Elizabethan London

Elizabethan London
Tyburn was an infamous execution spot west of London, used since medieval times. The Tyburn "tree" - a unique, multi-person gallows - erected in 1571 became a popular public spectacle, drawing crowds of thousands.Tyburn Tree blog is less blood-thirsty but hopefully topical, interesting and informative, if slightly bent to my personal topics of interest - books, writing, history, technology, with a smattering of politics and dash of pop culture, science and the downright strange. So "take a ride to Tyburn" and see what happens...

Monday, May 12, 2014

Publication Blues or Entrepreneurial Opportunity? The Road to Self-Publishing

When I started writing my novel, my concept for getting the book published was, at best, unfinished.  I had the usual vague thoughts of submitting to a bevy of agents and then finding a publisher.  As the book progressed, so did my nascent understanding of the world of publishing.  And right now, it is very apparent that publishing is undergoing a sea change.

Publishing is a 19th century endeavor seemingly being dragged kicking and screaming into the 21st century.

The fundamentals of the process haven't changed: writers still write; agents represent & sell; publishers edit, fix, design, market & publish; and readers purchase or borrow & read, however the model is in the violent throes of being torn apart bodily and re-built.

The value chain for publishing is evolving.  Technology and the electronic revolution have shattered existing traditional models like Humpty Dumpty toppling off the wall.  Humpty is not getting put back together again, rather, he is going bionic.

The advent of digital publishing is a key element, facilitating a new form of portable, low-cost readers and smart-phone apps that allow almost zero-cost for reproduction of a digitized work.  All the sunk costs, physical constraints and weight inherent in a printed book have been hacked away in a shower of pixels.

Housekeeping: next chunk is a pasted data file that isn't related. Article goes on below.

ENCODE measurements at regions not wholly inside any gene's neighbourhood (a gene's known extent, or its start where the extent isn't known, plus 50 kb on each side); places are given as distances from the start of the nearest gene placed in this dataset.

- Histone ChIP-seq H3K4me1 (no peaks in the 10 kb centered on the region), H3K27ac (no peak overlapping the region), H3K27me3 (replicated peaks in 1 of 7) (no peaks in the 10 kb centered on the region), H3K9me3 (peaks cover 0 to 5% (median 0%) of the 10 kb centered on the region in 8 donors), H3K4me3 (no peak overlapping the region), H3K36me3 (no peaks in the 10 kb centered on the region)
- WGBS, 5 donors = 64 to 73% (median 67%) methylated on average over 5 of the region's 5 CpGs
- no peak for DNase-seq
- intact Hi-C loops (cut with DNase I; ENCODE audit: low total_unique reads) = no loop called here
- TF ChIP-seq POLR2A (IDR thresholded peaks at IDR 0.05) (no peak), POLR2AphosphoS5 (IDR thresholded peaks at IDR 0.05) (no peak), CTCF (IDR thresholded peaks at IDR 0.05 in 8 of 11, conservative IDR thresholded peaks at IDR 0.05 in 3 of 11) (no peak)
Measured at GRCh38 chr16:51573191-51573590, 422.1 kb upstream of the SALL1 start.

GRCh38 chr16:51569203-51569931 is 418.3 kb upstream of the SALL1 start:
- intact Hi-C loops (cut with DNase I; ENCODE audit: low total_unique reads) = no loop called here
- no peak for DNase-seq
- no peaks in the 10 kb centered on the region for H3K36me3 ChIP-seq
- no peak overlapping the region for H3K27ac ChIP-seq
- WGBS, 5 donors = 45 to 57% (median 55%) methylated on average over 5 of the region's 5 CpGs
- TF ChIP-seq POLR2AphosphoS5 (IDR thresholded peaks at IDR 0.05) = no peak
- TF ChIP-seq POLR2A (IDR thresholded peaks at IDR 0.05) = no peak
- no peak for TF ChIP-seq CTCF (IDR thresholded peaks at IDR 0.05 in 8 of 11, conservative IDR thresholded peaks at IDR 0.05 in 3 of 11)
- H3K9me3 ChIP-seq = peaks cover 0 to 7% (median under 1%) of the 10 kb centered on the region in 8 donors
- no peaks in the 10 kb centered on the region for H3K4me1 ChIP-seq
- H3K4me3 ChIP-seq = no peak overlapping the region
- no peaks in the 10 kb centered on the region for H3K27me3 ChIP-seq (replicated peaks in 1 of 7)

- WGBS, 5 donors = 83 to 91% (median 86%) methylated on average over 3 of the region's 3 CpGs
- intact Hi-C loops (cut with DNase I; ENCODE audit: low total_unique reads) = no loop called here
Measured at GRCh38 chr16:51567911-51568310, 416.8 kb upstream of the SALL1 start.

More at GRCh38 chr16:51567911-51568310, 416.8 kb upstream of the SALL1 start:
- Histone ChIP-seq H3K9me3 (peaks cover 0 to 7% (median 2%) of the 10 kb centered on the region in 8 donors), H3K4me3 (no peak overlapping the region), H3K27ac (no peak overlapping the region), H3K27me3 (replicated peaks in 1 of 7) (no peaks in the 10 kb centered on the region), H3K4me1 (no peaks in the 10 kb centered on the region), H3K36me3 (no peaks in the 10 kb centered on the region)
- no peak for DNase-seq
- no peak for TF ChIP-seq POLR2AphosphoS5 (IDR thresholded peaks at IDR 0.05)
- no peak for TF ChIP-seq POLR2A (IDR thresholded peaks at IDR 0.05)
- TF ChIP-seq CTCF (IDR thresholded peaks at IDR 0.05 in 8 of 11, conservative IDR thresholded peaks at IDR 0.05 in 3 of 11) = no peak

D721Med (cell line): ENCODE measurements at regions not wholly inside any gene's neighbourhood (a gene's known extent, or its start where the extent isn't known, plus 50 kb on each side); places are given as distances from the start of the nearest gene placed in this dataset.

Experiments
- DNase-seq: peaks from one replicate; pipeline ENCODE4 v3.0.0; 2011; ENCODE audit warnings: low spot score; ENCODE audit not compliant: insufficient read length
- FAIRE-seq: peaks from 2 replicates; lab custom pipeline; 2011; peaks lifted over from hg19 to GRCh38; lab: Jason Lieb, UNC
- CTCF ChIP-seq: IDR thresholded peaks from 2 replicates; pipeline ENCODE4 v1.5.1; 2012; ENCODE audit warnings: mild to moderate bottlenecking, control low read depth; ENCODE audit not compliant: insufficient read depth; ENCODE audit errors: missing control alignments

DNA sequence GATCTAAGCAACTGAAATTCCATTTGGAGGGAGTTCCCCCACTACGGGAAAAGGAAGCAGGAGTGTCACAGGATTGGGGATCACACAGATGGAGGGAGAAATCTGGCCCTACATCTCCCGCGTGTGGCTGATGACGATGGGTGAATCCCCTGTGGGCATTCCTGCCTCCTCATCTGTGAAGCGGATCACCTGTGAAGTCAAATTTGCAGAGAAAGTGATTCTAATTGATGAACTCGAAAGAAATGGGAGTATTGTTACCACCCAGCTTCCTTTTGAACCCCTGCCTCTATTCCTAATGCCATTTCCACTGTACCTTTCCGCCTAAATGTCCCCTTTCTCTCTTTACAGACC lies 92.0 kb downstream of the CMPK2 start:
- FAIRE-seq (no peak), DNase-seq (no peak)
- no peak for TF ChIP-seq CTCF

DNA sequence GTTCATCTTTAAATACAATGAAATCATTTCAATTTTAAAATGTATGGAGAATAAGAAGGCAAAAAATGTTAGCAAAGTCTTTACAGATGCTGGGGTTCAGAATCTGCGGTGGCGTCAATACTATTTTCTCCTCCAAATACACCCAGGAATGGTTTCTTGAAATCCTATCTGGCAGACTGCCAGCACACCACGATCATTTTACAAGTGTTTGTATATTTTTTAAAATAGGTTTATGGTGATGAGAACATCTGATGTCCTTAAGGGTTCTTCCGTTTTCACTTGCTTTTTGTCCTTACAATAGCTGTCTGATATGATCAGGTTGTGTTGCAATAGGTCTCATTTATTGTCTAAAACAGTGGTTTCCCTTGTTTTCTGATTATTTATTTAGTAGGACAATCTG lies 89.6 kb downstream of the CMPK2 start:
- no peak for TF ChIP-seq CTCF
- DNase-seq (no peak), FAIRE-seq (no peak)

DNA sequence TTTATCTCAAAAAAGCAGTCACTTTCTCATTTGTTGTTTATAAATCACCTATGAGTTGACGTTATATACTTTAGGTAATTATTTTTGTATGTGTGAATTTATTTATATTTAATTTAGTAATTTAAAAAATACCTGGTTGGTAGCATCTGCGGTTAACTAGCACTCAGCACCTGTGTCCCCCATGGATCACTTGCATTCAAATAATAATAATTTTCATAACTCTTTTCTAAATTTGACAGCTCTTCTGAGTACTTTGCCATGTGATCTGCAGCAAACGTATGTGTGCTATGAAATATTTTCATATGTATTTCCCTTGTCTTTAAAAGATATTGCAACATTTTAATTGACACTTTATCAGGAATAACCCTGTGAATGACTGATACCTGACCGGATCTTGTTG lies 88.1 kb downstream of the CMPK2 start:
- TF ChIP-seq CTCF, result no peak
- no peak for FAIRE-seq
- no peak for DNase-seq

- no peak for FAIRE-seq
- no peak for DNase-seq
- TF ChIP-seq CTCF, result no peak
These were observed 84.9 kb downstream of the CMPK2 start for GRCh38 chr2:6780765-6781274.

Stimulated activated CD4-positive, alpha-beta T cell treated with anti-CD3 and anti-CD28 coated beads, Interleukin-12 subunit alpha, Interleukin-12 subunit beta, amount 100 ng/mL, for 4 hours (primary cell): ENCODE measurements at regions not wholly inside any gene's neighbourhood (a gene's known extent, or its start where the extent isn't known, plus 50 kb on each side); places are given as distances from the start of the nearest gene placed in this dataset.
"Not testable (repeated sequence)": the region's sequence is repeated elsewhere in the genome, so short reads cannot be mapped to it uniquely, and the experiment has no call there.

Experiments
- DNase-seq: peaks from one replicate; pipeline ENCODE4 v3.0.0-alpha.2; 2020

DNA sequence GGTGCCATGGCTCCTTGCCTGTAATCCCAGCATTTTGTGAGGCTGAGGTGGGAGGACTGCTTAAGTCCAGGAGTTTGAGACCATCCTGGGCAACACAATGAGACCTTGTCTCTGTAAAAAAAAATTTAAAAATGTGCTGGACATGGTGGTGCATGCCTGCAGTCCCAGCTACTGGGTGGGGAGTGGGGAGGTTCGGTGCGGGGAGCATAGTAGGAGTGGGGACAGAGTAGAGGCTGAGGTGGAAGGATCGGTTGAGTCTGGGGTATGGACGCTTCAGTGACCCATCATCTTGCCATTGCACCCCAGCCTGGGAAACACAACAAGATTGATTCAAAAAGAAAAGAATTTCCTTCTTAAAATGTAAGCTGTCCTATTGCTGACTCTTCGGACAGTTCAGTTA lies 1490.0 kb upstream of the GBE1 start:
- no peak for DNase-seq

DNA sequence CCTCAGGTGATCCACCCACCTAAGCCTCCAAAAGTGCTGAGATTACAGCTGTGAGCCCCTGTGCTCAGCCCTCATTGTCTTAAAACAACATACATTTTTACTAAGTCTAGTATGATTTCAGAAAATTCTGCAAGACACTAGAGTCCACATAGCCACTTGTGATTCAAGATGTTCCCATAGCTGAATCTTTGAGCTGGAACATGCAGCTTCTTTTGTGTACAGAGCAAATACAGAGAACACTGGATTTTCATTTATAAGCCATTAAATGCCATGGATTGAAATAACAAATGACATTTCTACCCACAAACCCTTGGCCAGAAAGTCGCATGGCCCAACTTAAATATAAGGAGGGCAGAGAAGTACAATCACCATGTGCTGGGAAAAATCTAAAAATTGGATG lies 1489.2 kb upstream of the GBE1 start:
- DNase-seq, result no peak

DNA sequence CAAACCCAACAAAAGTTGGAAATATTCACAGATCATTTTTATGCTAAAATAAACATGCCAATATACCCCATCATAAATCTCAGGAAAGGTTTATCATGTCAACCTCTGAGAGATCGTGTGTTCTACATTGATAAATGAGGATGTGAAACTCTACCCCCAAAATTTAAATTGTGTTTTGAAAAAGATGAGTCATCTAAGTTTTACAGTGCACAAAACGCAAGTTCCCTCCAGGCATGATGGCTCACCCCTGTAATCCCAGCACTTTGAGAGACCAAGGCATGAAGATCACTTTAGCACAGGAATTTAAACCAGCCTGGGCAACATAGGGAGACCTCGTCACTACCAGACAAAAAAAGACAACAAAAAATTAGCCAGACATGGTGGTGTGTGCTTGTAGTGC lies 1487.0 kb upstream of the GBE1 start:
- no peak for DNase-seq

But the real revolutionary change isn't found in just the format. Traditional distribution channels and controls have also been torn asunder, with Internet-based digital distribution of content allowing for a profound shift in the revenue streams, reach and power structure of the publishing industry.

What that will end up looking like I haven't a clue, but as a neophyte writer, the opportunities that these technology changes offer have a clarion siren call.

E-publishing, also called variously self-publishing and artisan publishing, offers a fresh paradigm for writers, along with a new set of obstacles and challenges.  Self-publishing provides writers with digital tools that essentially move self-publishing out of the expensive "vanity press" model of the past and into an affordable "turnkey" operation of the future, albeit with its own complexities and learning curve.

The barriers between writer and reader have never been lower.

One critical issue for writers is that diving into the new model of self-publishing pushes a significant portion of the assumed risk and the workload back onto the writer.  In traditional publishing models, writers still carry the weight and investment of time and effort of putting pen to paper (or fingers to keyboards) in creating their work. The risk assumption inherent in creation of the physical book & distribution of that book - costs, editing, design, printing, promotion, distribution to stores etc. - were previously assumed by the publisher.  If a book flopped, a publisher could be out a significant investment, so the majority of publishers put some investment in the product to insure it met acceptable minimal levels of quality.  With self-publishing, that risk - and inherent production/distribution costs - are now assumed by the writer.

Self-published writers are now an entrepreneurial model of publishing.  They control all aspects of their product, the end quality of the work and how it arrives with readers.  They are responsible for decisions around writing, editing, layout, design, covers, pre-publication promotion, distribution, formats, pricing, revisions etc.  They own their product and they own their business, for good or ill.  At the end of the day, the writer becomes responsible for the reader's experience.

It can be a daunting task.  No one can be an expert at everything and so the spin-off opportunities for services are already underway.  "Booktrepreneurs" can source editing, design, marketing assistance, PR, or distribution through a broad range of freelancers and turnkey operations with multiple packages for all levels.